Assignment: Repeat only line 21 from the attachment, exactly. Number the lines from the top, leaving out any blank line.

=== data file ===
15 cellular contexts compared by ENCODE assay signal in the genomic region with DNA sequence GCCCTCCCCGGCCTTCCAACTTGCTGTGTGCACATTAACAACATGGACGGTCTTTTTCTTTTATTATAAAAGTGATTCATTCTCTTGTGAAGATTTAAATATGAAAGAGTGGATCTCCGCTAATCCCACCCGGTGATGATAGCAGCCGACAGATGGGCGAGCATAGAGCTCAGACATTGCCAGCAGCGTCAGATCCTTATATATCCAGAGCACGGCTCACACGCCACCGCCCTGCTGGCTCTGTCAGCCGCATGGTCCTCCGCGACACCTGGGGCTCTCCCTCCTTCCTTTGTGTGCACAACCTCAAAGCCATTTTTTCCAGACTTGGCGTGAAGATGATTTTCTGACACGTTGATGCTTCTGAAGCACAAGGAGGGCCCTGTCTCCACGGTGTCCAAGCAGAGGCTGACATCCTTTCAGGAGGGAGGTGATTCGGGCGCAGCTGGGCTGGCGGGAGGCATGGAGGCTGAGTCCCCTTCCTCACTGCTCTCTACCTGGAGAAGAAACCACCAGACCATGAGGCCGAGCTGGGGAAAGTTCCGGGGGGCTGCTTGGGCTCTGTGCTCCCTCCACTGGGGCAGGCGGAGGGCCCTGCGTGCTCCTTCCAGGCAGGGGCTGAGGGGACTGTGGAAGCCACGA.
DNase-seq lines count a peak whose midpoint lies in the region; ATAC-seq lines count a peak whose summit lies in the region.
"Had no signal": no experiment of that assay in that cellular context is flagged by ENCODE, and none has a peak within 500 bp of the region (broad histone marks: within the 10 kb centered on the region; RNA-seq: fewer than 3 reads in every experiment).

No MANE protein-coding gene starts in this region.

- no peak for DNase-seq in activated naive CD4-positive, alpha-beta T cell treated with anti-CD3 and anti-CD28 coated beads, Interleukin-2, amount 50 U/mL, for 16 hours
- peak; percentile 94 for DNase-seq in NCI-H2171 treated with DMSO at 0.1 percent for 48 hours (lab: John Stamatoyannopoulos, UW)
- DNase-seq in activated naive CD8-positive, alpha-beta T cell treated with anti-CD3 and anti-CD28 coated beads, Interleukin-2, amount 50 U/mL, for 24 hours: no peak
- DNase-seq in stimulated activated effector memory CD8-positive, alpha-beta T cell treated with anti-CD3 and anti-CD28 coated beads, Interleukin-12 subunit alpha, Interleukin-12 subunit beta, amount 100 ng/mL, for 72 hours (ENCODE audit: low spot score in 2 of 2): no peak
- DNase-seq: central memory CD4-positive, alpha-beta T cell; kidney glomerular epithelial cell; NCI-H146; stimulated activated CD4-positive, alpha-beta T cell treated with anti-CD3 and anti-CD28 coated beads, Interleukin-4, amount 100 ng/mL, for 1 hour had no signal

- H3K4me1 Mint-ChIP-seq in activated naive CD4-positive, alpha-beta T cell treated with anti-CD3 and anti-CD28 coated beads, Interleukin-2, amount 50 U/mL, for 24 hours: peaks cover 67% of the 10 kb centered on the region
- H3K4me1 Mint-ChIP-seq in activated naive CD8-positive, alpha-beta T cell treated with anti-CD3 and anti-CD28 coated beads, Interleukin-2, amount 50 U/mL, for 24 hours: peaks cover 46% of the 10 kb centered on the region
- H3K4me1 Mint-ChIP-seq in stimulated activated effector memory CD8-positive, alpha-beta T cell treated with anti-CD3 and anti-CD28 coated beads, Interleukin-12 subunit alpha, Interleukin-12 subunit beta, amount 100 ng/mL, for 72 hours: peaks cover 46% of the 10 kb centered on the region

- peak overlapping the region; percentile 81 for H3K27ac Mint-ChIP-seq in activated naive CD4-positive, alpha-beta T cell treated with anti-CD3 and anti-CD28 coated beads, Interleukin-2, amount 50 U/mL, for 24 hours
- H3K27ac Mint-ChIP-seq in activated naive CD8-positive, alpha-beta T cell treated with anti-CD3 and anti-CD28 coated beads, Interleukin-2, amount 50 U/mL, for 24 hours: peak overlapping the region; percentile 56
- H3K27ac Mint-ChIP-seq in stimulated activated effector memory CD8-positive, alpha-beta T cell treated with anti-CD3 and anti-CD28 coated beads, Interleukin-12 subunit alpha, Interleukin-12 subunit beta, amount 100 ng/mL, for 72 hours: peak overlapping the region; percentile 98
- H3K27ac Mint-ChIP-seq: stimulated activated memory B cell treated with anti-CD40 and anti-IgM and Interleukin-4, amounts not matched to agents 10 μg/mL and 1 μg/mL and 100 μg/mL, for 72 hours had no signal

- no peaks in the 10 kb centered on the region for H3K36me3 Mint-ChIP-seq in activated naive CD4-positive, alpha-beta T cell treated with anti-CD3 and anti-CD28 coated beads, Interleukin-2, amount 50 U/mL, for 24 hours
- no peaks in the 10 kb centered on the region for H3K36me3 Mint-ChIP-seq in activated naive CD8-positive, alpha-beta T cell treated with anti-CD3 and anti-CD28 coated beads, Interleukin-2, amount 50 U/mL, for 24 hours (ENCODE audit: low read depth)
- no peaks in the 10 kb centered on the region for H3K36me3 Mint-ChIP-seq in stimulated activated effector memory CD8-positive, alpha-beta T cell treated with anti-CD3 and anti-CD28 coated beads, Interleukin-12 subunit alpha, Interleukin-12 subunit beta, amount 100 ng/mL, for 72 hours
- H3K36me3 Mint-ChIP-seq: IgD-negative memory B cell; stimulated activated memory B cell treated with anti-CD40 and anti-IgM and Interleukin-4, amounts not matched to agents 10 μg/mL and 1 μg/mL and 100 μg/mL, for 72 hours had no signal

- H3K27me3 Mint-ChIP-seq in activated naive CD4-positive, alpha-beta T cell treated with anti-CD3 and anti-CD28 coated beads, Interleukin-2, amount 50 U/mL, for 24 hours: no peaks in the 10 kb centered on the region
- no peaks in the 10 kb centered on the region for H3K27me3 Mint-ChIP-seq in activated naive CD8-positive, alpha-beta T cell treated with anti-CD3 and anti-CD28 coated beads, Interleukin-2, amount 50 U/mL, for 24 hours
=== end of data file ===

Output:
- H3K27me3 Mint-ChIP-seq in activated naive CD4-positive, alpha-beta T cell treated with anti-CD3 and anti-CD28 coated beads, Interleukin-2, amount 50 U/mL, for 24 hours: no peaks in the 10 kb centered on the region